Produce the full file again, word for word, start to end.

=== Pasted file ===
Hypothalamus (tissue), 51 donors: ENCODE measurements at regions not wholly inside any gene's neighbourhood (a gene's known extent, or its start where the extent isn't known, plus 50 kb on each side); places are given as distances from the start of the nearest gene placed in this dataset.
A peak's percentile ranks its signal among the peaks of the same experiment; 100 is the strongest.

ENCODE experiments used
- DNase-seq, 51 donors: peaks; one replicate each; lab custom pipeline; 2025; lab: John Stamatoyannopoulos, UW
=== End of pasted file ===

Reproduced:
Hypothalamus (tissue), 51 donors: ENCODE measurements at regions not wholly inside any gene's neighbourhood (a gene's known extent, or its start where the extent isn't known, plus 50 kb on each side); places are given as distances from the start of the nearest gene placed in this dataset.
A peak's percentile ranks its signal among the peaks of the same experiment; 100 is the strongest.

ENCODE experiments used
- DNase-seq, 51 donors: peaks; one replicate each; lab custom pipeline; 2025; lab: John Stamatoyannopoulos, UW